Chinese media label critics of constitution ‘prejudiced nay-sayers’

China says ending term limits for President Xi Jinping necessary for stability and reform

 A propaganda poster showing China’s President Xi Jinping on a wall in Beijing on Monday. Photograph: Nicolas Asfouri/AFP/Getty Images

A propaganda poster showing China’s President Xi Jinping on a wall in Beijing on Monday. Photograph: Nicolas Asfouri/AFP/Getty Images


Chinese state media have dismissed as “shameless” and “prejudiced” critics of this weekend’s vote in the rubber-stamp parliament to scrap presidential term limits, making it possible for President Xi Jinping to rule indefinitely.

The amendments to the constitution were passed by 99.8 per cent of the delegates in the largely ceremonial annual parliament, the National People’s Congress, on Sunday and provide Mr Xi with a degree of power not seen since the days of Chairman Mao Zedong.

However, critics said the move made China resemble North Korea with its autocratic, dynastic rule by the Kim family, while others said they feared a cult of personality forming around Mr Xi.

“These naysayers casually disregard the fact that China’s political system has developed and is evolving in accordance with the country’s unique national conditions,” ran an editorial in the English-language China Daily.

The editorial attacked western politicians and media speaking ill of China, saying their thinking was outdated.

“Believing that the truth entails a loss to themselves, they have no compunction about making false claims and consider it excusable to speak so shamelessly.”

The critics “revel in their ignorance of China’s reality and hold fast to their mean, even malicious predisposition toward China’s political system out of their irrational, subjective and unprofessional ideological bias,” the China Daily said.

Just two No votes were cast, with three abstentions, from almost 3,000 delegates in the parliament, which gathers once a year in the Great Hall of the People to give overwhelming approval to Bills drawn up by the Communist Party leadership.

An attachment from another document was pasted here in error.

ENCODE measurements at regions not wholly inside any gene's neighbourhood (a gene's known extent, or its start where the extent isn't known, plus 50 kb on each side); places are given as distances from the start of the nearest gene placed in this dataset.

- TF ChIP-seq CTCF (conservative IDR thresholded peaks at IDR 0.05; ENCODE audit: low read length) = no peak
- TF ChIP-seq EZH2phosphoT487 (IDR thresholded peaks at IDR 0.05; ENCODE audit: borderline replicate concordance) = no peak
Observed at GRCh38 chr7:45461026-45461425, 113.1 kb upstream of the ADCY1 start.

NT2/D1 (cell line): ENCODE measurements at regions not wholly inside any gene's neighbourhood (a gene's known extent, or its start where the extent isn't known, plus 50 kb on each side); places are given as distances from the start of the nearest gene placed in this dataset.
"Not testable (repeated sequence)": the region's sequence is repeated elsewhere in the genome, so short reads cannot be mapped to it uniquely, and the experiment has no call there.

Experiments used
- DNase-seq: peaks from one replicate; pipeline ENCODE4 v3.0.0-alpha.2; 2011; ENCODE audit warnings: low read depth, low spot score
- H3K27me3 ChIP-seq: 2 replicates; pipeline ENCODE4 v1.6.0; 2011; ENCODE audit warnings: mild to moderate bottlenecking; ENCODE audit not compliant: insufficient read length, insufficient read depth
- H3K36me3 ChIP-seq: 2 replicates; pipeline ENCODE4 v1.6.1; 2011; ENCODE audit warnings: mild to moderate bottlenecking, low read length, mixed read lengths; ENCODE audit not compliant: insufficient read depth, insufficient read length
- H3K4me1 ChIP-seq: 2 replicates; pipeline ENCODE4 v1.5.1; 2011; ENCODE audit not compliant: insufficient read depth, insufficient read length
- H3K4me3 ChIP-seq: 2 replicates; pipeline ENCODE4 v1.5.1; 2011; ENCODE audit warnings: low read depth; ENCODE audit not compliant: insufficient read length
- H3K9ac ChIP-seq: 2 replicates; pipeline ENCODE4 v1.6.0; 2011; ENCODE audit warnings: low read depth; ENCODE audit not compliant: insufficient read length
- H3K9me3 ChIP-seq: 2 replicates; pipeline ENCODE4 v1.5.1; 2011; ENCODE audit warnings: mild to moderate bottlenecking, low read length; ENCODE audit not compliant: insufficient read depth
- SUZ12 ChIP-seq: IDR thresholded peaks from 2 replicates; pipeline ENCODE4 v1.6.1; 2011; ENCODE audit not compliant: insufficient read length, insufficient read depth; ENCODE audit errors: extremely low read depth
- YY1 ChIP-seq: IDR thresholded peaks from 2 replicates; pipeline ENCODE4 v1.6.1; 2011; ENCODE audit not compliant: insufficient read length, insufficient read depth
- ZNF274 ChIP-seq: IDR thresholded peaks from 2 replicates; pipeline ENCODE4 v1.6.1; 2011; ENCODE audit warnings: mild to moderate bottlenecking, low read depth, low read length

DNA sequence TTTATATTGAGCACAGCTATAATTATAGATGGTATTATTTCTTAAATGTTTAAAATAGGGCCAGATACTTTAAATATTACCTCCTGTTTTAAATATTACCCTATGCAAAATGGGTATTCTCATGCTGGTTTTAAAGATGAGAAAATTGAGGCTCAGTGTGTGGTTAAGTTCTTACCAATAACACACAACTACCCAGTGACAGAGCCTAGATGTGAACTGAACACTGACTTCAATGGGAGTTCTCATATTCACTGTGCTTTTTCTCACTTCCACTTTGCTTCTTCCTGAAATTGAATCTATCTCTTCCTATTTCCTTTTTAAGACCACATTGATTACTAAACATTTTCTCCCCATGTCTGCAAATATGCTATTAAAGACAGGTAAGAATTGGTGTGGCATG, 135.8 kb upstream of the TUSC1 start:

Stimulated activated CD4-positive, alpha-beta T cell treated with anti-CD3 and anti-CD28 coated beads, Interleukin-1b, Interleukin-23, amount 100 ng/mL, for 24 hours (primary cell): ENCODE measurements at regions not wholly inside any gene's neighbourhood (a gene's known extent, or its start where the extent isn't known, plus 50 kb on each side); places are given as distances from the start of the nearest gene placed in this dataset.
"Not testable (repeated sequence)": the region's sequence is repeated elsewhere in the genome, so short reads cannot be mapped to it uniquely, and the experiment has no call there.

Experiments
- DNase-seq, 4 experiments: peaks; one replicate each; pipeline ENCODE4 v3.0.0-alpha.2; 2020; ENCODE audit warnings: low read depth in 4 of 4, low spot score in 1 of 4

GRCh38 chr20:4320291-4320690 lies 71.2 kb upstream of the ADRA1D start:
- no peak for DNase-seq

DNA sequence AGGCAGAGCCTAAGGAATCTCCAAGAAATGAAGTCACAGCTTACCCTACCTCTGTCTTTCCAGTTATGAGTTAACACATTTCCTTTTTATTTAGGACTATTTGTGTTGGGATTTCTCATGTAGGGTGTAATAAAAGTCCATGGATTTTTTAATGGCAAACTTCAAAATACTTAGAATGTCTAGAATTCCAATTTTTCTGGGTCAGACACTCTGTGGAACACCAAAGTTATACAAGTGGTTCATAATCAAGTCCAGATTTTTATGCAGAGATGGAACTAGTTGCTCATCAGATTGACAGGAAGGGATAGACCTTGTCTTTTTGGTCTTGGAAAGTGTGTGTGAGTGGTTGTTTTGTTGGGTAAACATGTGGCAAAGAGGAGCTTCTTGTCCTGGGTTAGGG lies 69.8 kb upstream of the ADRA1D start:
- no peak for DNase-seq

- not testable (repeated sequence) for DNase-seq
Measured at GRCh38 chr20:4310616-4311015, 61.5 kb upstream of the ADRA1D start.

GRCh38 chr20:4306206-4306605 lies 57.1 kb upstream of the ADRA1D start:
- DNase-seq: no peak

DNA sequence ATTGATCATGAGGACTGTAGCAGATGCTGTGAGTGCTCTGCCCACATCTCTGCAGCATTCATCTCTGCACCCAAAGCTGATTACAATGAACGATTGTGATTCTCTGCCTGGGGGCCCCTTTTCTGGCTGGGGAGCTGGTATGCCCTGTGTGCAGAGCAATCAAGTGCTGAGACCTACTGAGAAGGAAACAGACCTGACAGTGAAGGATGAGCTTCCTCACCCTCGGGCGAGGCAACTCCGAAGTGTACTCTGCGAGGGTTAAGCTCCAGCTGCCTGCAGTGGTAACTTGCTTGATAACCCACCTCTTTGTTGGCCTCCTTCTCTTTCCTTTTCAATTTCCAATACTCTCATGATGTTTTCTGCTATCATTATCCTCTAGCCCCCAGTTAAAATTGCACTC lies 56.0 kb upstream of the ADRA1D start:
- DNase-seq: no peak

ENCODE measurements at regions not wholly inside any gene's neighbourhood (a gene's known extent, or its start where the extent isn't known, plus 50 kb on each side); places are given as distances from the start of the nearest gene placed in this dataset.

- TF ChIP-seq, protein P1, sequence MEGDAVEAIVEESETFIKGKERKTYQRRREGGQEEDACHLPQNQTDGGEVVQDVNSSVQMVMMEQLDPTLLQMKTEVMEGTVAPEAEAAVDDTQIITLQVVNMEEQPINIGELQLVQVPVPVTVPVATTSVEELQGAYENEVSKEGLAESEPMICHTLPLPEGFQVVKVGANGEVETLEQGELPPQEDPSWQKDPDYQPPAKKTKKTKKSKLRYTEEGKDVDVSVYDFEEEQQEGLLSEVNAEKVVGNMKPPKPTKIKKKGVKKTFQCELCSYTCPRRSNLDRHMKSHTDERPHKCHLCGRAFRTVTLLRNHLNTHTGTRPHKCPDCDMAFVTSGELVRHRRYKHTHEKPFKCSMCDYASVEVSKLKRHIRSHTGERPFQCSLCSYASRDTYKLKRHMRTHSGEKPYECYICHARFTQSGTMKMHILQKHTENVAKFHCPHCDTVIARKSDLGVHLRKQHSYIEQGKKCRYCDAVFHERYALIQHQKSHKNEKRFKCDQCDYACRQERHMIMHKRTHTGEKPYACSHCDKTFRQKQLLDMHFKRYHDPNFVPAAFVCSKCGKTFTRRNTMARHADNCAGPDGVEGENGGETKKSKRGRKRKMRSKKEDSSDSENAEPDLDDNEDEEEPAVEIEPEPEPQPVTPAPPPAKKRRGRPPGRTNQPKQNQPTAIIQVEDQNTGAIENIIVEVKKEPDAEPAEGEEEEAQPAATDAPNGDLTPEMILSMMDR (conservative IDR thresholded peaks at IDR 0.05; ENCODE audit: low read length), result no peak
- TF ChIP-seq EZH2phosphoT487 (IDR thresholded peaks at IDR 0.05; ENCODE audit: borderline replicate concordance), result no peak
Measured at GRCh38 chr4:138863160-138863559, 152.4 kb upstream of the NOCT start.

Dissenting voices about the constitutional changes have been mostly muzzled as the Communist Party pushes a positive message about the changes. Social media are being tightly censored to stop negative views getting through and official media have been ordered to be on-message about the events in the Great Hall of the People.

The tabloid Global Times said the revisions to the constitution were necessary to continue with the reform process, and dismissed western democratic political systems as inappropriate for China.

“In these years we have seen the rise and decline of countries and particularly the harsh reality that the western political system doesn’t apply to developing countries and produces dreadful results,” the paper’s English-language edition said.

“Luckily China has maintained its steady rise for a long period. We are increasingly confident that the key to China’s path lies in upholding strong party leadership and firmly following the leadership of the Party Central Committee with Comrade Xi Jinping at the core,” it said.

As well as ending term limits for the president – Mr Xi’s other roles, as general secretary of the party and head of the military are already open-ended – the NPC delegates also enshrined Mr Xi’s philosophy, “Xi Jinping Thought on Socialism with Chinese Characteristics for a New Era” into the constitution and approved a new anti-corruption body.